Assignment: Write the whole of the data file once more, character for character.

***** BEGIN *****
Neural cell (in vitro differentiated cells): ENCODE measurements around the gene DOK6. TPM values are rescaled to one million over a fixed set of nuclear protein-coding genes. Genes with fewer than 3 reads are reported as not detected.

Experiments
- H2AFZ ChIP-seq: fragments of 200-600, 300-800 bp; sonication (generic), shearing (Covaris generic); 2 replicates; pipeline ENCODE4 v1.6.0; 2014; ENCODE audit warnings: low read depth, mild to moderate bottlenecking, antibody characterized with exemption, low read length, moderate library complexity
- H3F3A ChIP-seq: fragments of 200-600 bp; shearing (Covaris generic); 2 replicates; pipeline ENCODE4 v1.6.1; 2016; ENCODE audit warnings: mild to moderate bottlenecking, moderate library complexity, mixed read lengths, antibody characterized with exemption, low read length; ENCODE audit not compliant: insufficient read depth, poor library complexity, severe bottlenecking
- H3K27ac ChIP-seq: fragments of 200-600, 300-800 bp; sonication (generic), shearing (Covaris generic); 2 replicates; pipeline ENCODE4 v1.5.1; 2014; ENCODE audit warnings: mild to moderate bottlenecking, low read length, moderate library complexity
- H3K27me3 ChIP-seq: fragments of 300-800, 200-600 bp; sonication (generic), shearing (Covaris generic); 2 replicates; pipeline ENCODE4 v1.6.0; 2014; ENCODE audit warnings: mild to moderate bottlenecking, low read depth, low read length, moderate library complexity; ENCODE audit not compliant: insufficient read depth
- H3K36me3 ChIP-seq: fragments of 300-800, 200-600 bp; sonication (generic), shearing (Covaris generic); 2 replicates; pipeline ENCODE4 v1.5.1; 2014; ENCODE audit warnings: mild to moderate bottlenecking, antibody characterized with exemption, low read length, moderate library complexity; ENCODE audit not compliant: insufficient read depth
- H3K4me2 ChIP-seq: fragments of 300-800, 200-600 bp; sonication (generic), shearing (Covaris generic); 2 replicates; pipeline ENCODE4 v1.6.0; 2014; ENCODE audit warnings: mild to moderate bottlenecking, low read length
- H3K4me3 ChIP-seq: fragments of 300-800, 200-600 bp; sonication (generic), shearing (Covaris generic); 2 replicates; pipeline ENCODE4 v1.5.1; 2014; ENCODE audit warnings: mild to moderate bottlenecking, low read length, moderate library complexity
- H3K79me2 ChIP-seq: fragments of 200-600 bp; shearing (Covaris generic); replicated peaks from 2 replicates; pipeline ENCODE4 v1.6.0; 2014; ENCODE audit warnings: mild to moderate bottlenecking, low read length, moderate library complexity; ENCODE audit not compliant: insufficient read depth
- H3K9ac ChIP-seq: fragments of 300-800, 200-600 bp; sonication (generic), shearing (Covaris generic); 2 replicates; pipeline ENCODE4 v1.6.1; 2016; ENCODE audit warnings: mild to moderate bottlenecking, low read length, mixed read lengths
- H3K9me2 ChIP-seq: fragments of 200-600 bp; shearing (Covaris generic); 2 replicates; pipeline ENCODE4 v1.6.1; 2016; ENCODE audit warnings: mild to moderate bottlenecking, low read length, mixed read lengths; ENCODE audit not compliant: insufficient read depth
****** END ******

Neural cell (in vitro differentiated cells): ENCODE measurements around the gene DOK6. TPM values are rescaled to one million over a fixed set of nuclear protein-coding genes. Genes with fewer than 3 reads are reported as not detected.

Experiments
- H2AFZ ChIP-seq: fragments of 200-600, 300-800 bp; sonication (generic), shearing (Covaris generic); 2 replicates; pipeline ENCODE4 v1.6.0; 2014; ENCODE audit warnings: low read depth, mild to moderate bottlenecking, antibody characterized with exemption, low read length, moderate library complexity
- H3F3A ChIP-seq: fragments of 200-600 bp; shearing (Covaris generic); 2 replicates; pipeline ENCODE4 v1.6.1; 2016; ENCODE audit warnings: mild to moderate bottlenecking, moderate library complexity, mixed read lengths, antibody characterized with exemption, low read length; ENCODE audit not compliant: insufficient read depth, poor library complexity, severe bottlenecking
- H3K27ac ChIP-seq: fragments of 200-600, 300-800 bp; sonication (generic), shearing (Covaris generic); 2 replicates; pipeline ENCODE4 v1.5.1; 2014; ENCODE audit warnings: mild to moderate bottlenecking, low read length, moderate library complexity
- H3K27me3 ChIP-seq: fragments of 300-800, 200-600 bp; sonication (generic), shearing (Covaris generic); 2 replicates; pipeline ENCODE4 v1.6.0; 2014; ENCODE audit warnings: mild to moderate bottlenecking, low read depth, low read length, moderate library complexity; ENCODE audit not compliant: insufficient read depth
- H3K36me3 ChIP-seq: fragments of 300-800, 200-600 bp; sonication (generic), shearing (Covaris generic); 2 replicates; pipeline ENCODE4 v1.5.1; 2014; ENCODE audit warnings: mild to moderate bottlenecking, antibody characterized with exemption, low read length, moderate library complexity; ENCODE audit not compliant: insufficient read depth
- H3K4me2 ChIP-seq: fragments of 300-800, 200-600 bp; sonication (generic), shearing (Covaris generic); 2 replicates; pipeline ENCODE4 v1.6.0; 2014; ENCODE audit warnings: mild to moderate bottlenecking, low read length
- H3K4me3 ChIP-seq: fragments of 300-800, 200-600 bp; sonication (generic), shearing (Covaris generic); 2 replicates; pipeline ENCODE4 v1.5.1; 2014; ENCODE audit warnings: mild to moderate bottlenecking, low read length, moderate library complexity
- H3K79me2 ChIP-seq: fragments of 200-600 bp; shearing (Covaris generic); replicated peaks from 2 replicates; pipeline ENCODE4 v1.6.0; 2014; ENCODE audit warnings: mild to moderate bottlenecking, low read length, moderate library complexity; ENCODE audit not compliant: insufficient read depth
- H3K9ac ChIP-seq: fragments of 300-800, 200-600 bp; sonication (generic), shearing (Covaris generic); 2 replicates; pipeline ENCODE4 v1.6.1; 2016; ENCODE audit warnings: mild to moderate bottlenecking, low read length, mixed read lengths
- H3K9me2 ChIP-seq: fragments of 200-600 bp; shearing (Covaris generic); 2 replicates; pipeline ENCODE4 v1.6.1; 2016; ENCODE audit warnings: mild to moderate bottlenecking, low read length, mixed read lengths; ENCODE audit not compliant: insufficient read depth